For the past two weeks, I have watched horrific, genocidal actions inflicted upon the Palestinian people. I watch from the safety of my bed, from the bathroom, from the stairmaster at the gym, from the kitchen as I cook meals, and from my desk as I work. I cannot look away.
Many people in Gaza don’t have a safe bed to sleep in, they wait several hours in line to use working toilets, they have minimal water and food – parents are fasting so that their children won’t starve to death, they are writing the names of their children on their arms and legs so that the children can be identified in case of the worst. Homes, schools, churches, mosques, and hospitals are being bombed relentlessly.
There is no safe place for these people. I cannot look away.
I’ve faced many questions in this time, trying to wrap my head and heart around this magnitude of violence. This violence which is funded by my tax dollars and enabled through my ignorance.
In 2016, I wrote “Why the Self-Help Industry Isn’t Changing the World” in response to the blaring silence and bypassing that I was witnessing in the face of the state-sanctioned murders of Mike Brown, Rekia Boyd, Eric Garner, Aiyana Jones, Tamir Rice and many other black people and children. I channeled my rage, my disappointment, and my pain into this piece that both called out and called in thousands of coaches and healers around the world, inviting us to reflect on how our vocations are inherently political.
Much has shifted in the personal development industry since then. It has become more of a norm to speak about systemic injustice and oppression in this space, to actively practice inclusion and diversity.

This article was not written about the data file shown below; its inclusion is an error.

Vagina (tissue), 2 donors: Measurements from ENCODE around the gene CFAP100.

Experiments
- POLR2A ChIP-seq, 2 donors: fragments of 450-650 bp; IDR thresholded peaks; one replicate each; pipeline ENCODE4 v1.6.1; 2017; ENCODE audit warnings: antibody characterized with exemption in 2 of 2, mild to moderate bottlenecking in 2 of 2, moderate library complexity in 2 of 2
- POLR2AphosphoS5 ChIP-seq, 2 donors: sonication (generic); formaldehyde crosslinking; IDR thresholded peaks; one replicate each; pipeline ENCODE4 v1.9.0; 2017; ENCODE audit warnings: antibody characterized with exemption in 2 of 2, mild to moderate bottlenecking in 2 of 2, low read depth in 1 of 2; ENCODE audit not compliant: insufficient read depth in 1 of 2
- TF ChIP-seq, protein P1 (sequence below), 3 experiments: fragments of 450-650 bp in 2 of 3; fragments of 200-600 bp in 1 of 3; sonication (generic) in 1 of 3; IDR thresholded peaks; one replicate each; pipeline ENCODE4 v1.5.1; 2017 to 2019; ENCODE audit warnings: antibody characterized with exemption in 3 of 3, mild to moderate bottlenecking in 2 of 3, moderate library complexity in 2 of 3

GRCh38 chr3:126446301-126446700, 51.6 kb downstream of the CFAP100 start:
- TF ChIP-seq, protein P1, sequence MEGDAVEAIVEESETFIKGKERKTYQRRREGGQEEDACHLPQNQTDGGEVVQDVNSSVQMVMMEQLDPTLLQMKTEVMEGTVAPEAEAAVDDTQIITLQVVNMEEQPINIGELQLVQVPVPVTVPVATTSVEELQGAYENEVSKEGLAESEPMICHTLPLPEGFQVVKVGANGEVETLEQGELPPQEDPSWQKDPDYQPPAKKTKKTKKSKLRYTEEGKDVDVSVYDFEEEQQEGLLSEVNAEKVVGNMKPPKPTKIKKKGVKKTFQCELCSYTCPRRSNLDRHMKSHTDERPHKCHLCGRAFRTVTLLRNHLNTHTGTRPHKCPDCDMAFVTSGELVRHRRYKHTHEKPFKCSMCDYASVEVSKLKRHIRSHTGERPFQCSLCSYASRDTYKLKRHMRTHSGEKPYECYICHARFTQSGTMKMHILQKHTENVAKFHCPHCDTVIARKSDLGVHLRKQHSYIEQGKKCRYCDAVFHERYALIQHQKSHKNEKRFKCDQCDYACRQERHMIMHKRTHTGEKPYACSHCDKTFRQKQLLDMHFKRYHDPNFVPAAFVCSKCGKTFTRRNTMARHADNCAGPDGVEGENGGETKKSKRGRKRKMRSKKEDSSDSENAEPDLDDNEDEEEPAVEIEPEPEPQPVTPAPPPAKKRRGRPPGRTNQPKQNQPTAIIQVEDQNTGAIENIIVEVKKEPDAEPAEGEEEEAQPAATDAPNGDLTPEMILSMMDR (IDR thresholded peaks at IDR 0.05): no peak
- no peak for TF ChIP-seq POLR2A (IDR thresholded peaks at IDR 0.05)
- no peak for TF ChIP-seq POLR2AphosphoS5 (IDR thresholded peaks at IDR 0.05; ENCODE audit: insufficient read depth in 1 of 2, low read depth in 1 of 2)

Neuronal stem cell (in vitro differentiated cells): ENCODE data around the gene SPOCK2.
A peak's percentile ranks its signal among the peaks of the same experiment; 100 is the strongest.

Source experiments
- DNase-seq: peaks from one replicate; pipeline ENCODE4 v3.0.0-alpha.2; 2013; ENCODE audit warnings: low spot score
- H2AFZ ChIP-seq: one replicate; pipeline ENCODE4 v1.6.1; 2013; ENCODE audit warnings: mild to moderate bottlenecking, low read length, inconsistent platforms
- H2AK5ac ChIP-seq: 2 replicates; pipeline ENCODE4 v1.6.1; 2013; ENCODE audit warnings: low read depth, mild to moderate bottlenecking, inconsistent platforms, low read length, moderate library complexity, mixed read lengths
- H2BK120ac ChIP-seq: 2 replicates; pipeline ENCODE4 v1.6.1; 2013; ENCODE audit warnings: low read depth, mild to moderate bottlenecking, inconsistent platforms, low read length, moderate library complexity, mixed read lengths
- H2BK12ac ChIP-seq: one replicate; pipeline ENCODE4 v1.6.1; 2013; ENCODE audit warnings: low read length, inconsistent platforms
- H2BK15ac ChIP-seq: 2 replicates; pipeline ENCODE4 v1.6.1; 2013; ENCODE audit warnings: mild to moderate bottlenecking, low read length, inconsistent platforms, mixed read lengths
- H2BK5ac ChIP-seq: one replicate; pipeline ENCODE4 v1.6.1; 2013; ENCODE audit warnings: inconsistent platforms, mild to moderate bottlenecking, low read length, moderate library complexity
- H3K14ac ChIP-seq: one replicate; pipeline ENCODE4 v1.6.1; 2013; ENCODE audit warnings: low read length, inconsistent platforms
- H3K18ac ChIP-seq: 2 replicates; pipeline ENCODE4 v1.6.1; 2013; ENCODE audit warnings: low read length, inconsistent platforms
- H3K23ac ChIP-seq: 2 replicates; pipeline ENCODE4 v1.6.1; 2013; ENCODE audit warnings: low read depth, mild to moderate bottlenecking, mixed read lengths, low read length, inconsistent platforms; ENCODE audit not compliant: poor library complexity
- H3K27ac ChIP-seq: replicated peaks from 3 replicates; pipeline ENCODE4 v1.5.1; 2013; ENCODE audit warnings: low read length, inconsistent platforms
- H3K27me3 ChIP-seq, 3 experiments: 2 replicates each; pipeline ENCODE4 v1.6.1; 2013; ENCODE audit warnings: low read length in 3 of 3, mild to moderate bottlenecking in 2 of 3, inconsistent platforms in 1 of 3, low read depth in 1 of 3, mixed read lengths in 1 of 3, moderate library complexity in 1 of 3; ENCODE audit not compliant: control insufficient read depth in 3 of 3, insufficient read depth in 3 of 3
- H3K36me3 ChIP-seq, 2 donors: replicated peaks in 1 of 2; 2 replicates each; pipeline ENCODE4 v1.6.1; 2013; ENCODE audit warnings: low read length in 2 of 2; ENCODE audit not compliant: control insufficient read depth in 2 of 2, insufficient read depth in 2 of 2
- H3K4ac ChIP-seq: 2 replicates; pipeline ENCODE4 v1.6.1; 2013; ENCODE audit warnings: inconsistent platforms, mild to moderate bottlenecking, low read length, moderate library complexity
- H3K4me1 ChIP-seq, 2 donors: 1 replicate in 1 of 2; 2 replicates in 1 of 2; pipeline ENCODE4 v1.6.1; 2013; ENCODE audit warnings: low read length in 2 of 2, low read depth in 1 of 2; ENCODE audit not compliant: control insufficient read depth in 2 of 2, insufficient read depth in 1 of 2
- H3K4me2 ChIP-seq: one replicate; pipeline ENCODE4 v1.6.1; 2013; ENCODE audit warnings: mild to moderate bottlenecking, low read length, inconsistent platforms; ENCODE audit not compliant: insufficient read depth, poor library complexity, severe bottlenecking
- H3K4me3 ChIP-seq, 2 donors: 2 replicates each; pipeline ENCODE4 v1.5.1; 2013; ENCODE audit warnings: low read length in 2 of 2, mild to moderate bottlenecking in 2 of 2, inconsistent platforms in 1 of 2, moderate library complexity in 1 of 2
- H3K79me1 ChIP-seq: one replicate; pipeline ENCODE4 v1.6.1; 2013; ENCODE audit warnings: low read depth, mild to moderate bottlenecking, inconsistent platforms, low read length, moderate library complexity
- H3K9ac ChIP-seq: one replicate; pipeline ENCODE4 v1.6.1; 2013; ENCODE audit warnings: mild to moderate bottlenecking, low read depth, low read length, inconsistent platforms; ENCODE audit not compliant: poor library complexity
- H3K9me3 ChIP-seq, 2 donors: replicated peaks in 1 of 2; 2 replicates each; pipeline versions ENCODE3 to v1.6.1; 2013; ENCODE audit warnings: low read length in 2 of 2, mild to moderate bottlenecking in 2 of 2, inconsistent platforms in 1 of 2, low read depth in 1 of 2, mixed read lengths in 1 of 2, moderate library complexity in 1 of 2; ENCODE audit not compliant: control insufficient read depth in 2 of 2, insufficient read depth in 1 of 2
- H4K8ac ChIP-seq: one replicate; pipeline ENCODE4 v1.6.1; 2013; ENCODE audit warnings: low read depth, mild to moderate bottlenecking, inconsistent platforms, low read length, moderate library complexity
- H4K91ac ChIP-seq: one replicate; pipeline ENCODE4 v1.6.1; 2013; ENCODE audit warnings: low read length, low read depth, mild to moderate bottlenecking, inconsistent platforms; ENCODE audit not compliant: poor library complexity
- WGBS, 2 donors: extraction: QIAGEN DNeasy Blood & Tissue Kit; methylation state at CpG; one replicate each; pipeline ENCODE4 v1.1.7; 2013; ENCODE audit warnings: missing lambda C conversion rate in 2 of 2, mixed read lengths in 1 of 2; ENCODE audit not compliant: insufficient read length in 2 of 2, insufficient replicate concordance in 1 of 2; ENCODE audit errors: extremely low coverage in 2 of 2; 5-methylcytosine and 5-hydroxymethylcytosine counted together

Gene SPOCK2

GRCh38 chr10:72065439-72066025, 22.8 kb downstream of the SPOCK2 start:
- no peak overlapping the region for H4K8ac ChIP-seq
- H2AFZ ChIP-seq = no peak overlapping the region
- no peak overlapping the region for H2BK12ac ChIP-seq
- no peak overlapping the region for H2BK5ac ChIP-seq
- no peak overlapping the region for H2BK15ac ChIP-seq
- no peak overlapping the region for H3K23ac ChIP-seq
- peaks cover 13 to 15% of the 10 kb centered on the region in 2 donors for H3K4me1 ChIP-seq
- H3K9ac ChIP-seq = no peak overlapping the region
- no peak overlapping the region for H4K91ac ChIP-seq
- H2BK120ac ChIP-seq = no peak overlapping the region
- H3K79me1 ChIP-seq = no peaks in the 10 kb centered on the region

Yet I look around in this moment, with Palestine heavy on my heart, and I wonder:
Where are the coaches who once made commitments to anti-racism?
Where are the healers who once spoke out against injustice and oppression?
Where are the spiritual guides and teachers who once declared their opposition to supremacy and colonialism?
Where are the transformational leaders, companies, and organizations that use language like “change the world” or “revolution” in their messaging to suggest that their work is bigger than the individuals they work with?
Where are you?
I write this with immense humility and compassion. For many years, I accepted the messaging I received from teachers, professors, media, etc. that the Israel/Palestine “conflict” was too complex to wrap my head around. I accepted their contempt for my ability to think critically. I accepted the narratives given to me rather than investigating for myself.
This issue became quite simple when I decided to look beyond the veil of “confusion” that Israel and the US have used to shield themselves from accountability and looked to the Palestinian people who have been enduring settler-colonialism and ethnic cleansing at the hands of Israel since 1948, the Jewish rabbis and activists who have stood in opposition of Israel since it’s inception and the Black and Indigenous activists, writers, and educators who have expressed and acted in solidarity with Palestine for decades.
With what I know now, and as I witness the pain and terror inflicted upon Palestinians, my stomach has remained in knots, I can hardly sleep, my appetite has changed, and I’ve cried and screamed and raged.
This violence is intolerable, it is gut-wrenching, it is heartbreaking and I cannot look away – to do so would require me to call into question everything I say and believe about who I am and what I’m about.
So, why won’t the self-help industry change the world?
For 7 years, I’ve worked with coaches, healers, therapists, and transformative leaders to connect the dots between their work and their larger collective responsibility. Here are three observations I have for this moment: